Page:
The 24th meeting between the San Francisco Giants and Los Angeles Dodgers will decide which team advances to the National League Championship Series and which has no more baseball to play in 2021.
Since moving to San Francisco, the Giants have played 10 winner-take-all postseason games — including a three game playoff for the NL pennant in 1962 against the Dodgers. They’ve won seven of them.
None of them were exactly like this. For one, the Giants don’t have Madison Bumgarner, who pitched in all three of SF’s last such contests. Instead they have Logan Webb, who will become the youngest pitcher in franchise history to take the mound in a winner-take-all game.
And the stakes are raised even higher than normal, if that’s possible. Thursday’s Game 5 will cap the winningest division race in MLB history, as San Francisco and Los Angeles have been jockeying for supremacy all year with 107 and 106 wins, respectively. One of franchise-best seasons will end prematurely at the hands of the other.
It’s the fifth winner-take-all matchup between teams with the two best records in baseball since the Divisional era began in 1995.
“This is why you play,” Buster Posey, a mainstay in many of SF’s biggest games, said after the Giants’ Game 4 loss.
The Dodgers, meanwhile, have gone 9-8 in their franchise history in winner-take-alls including their 3-1 win over the Cardinals in the Wild Card Game. They’ll be on the road Thursday, where teams are 61-61 in winner-take-all games. Game 5 will be only the second ultimate win-or-go-home game at Oracle Park.
The first loser-leaves-town game the Giants played in San Francisco came against the Dodgers in Candlestick Park in 1962. The final contest of a three-game playoff to decide the NL pennant, like the famous Bobby Thomson game that sent the New York Giants to the 1951 World Series, didn’t technically count as a postseason game.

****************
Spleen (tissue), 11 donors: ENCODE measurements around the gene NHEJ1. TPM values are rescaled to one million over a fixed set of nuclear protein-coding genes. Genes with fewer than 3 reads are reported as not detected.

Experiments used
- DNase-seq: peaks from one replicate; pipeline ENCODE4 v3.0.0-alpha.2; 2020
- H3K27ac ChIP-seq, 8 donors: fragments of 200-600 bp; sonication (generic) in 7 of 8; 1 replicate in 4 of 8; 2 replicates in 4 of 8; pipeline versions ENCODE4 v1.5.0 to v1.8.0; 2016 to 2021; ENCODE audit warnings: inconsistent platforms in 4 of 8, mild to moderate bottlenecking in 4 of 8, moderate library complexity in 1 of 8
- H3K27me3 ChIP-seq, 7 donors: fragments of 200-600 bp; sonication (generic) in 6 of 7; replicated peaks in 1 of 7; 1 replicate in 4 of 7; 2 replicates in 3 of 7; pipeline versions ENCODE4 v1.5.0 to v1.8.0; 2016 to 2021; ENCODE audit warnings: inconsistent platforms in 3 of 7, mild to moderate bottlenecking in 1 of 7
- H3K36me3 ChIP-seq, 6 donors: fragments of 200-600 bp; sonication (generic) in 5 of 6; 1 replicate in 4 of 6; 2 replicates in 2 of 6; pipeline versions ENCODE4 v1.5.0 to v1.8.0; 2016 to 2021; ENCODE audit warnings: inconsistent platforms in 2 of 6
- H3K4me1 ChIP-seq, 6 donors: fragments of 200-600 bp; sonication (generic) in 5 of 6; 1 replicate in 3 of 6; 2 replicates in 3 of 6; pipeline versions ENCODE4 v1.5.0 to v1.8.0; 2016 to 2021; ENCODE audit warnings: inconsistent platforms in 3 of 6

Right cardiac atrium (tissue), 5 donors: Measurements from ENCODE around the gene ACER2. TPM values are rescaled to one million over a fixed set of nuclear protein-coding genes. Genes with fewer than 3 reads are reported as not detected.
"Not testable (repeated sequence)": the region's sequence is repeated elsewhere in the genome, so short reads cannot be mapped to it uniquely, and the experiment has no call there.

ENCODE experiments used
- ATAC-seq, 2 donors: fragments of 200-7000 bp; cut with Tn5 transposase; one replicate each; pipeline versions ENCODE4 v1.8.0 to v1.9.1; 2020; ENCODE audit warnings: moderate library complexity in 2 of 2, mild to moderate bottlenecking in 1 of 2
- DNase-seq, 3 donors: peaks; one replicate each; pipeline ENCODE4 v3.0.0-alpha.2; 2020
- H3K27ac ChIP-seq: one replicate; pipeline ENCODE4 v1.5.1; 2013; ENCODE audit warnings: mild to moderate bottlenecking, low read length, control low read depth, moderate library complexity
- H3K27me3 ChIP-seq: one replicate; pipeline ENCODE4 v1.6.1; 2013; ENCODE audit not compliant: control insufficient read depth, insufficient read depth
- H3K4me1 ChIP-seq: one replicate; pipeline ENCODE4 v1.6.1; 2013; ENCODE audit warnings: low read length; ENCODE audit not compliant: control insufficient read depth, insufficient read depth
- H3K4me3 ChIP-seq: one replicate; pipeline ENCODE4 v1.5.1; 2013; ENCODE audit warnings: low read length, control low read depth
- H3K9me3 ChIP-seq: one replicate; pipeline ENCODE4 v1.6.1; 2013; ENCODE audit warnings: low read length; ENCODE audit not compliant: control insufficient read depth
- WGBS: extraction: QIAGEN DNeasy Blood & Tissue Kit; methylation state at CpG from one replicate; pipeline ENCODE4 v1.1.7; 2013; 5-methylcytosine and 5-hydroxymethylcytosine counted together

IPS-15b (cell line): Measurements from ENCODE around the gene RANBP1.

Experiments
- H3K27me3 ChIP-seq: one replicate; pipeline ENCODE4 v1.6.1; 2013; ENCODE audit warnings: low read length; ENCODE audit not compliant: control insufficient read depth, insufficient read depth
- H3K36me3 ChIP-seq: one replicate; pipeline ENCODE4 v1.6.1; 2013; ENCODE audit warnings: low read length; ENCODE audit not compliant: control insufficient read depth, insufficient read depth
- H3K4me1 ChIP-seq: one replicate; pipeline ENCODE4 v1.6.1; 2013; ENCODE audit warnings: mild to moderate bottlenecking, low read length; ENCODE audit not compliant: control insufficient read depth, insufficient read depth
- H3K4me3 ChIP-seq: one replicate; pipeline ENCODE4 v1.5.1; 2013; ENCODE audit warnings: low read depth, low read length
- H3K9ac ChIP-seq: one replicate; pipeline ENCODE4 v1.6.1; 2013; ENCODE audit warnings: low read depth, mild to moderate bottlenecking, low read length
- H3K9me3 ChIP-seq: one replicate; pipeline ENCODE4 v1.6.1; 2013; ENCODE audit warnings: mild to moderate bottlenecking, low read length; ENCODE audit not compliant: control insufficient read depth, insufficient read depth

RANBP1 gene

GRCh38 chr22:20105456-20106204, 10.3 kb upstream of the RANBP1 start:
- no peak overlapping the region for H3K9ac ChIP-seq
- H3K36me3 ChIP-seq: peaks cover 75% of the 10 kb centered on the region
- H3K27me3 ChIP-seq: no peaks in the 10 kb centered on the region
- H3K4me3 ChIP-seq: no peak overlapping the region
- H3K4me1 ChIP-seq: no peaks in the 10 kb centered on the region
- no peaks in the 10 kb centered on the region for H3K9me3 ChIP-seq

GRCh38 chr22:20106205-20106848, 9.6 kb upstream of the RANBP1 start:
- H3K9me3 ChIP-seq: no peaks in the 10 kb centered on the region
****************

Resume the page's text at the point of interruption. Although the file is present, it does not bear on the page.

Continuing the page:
Still, the Giants advanced to the World Series by beating LA, 6-4. They played another winner-take-all days later against the Yankees. In Game 7 of the World Series, Wilie McCovey lined out with men on second and third in the bottom of the ninth to end the game — a 1-0 Giants defeat. McCovey later called the lineout to second baseman Bobby Richardson the hardest ball he ever hit.
SF didn’t play another winner-take-all until 1987, when San Francisco lost 6-0 in Game 7 of the NLCS to the Cardinals in Busch Stadium.
Another 15 years passed before their next chance. In 2002, Russ Ortiz led the Giants to NLDS wins in both Game 1 and the winner-take-all Game 5 — what Webb hopes to do in 2021. But the Giants later lost Game 7 of the World Series in Anaheim.
The Giants never faced elimination during their 2010 World Series run, but did twice two years later. In both, Matt Cain earned the win — once over the Reds in the NLDS and again in Game 7 of the NLCS.
After that, all three winner-take-alls featured Madison Bumgarner (as well as Buster Posey, Brandon Crawford and Brandon Belt). Bumgarner dominated in the 2014 Wild Card Game and again with his epic five-inning relief appearance in Game 7 of the World Series weeks later. Then he pitched a complete game shutout against the Mets two years later in the 2016 Wild Card Game.
In his three career winner-take-all games, Bumgarner pitched 23 scoreless innings, striking out 20 and walking three. Neither the Giants nor the Dodgers — who are starting Julio Urías — have a Bumgarner.
That doesn’t mean Thursday night in Oracle Park won’t be appointment viewing.
“This is what baseball wants,” Dodgers manager Dave Roberts said, repeating his slogan from the run-up to the NLDS.
“I mean, I think, as I understand, all the series are done and so we’re going to be the only show in town. So if you have a pulse or you’re a sports fan, you better be watching Dodgers-Giants. It’s going to be a great one.”